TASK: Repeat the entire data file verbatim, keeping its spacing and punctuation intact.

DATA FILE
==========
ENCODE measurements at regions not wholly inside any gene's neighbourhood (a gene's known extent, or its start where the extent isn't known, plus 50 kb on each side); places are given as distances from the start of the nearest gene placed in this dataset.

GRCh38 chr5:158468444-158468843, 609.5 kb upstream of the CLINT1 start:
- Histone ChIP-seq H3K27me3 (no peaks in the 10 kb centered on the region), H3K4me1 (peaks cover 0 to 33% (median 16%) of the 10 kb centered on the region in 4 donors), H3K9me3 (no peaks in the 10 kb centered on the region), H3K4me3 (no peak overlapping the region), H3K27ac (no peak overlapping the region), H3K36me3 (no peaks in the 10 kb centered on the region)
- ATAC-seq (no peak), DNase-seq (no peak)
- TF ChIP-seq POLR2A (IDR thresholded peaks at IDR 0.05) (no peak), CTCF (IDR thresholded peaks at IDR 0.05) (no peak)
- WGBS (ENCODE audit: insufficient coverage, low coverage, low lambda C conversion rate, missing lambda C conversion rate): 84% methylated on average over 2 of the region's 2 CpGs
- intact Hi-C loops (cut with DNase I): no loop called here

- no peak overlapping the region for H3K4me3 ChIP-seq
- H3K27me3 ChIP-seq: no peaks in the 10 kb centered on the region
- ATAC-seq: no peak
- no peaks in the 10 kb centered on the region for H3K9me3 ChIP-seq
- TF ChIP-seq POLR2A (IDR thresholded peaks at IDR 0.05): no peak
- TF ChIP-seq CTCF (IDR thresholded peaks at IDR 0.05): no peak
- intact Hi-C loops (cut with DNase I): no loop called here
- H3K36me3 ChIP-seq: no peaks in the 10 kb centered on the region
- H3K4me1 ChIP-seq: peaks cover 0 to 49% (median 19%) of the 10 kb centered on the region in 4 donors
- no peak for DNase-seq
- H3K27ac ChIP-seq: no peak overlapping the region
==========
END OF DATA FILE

ENCODE measurements at regions not wholly inside any gene's neighbourhood (a gene's known extent, or its start where the extent isn't known, plus 50 kb on each side); places are given as distances from the start of the nearest gene placed in this dataset.

GRCh38 chr5:158468444-158468843, 609.5 kb upstream of the CLINT1 start:
- Histone ChIP-seq H3K27me3 (no peaks in the 10 kb centered on the region), H3K4me1 (peaks cover 0 to 33% (median 16%) of the 10 kb centered on the region in 4 donors), H3K9me3 (no peaks in the 10 kb centered on the region), H3K4me3 (no peak overlapping the region), H3K27ac (no peak overlapping the region), H3K36me3 (no peaks in the 10 kb centered on the region)
- ATAC-seq (no peak), DNase-seq (no peak)
- TF ChIP-seq POLR2A (IDR thresholded peaks at IDR 0.05) (no peak), CTCF (IDR thresholded peaks at IDR 0.05) (no peak)
- WGBS (ENCODE audit: insufficient coverage, low coverage, low lambda C conversion rate, missing lambda C conversion rate): 84% methylated on average over 2 of the region's 2 CpGs
- intact Hi-C loops (cut with DNase I): no loop called here

- no peak overlapping the region for H3K4me3 ChIP-seq
- H3K27me3 ChIP-seq: no peaks in the 10 kb centered on the region
- ATAC-seq: no peak
- no peaks in the 10 kb centered on the region for H3K9me3 ChIP-seq
- TF ChIP-seq POLR2A (IDR thresholded peaks at IDR 0.05): no peak
- TF ChIP-seq CTCF (IDR thresholded peaks at IDR 0.05): no peak
- intact Hi-C loops (cut with DNase I): no loop called here
- H3K36me3 ChIP-seq: no peaks in the 10 kb centered on the region
- H3K4me1 ChIP-seq: peaks cover 0 to 49% (median 19%) of the 10 kb centered on the region in 4 donors
- no peak for DNase-seq
- H3K27ac ChIP-seq: no peak overlapping the region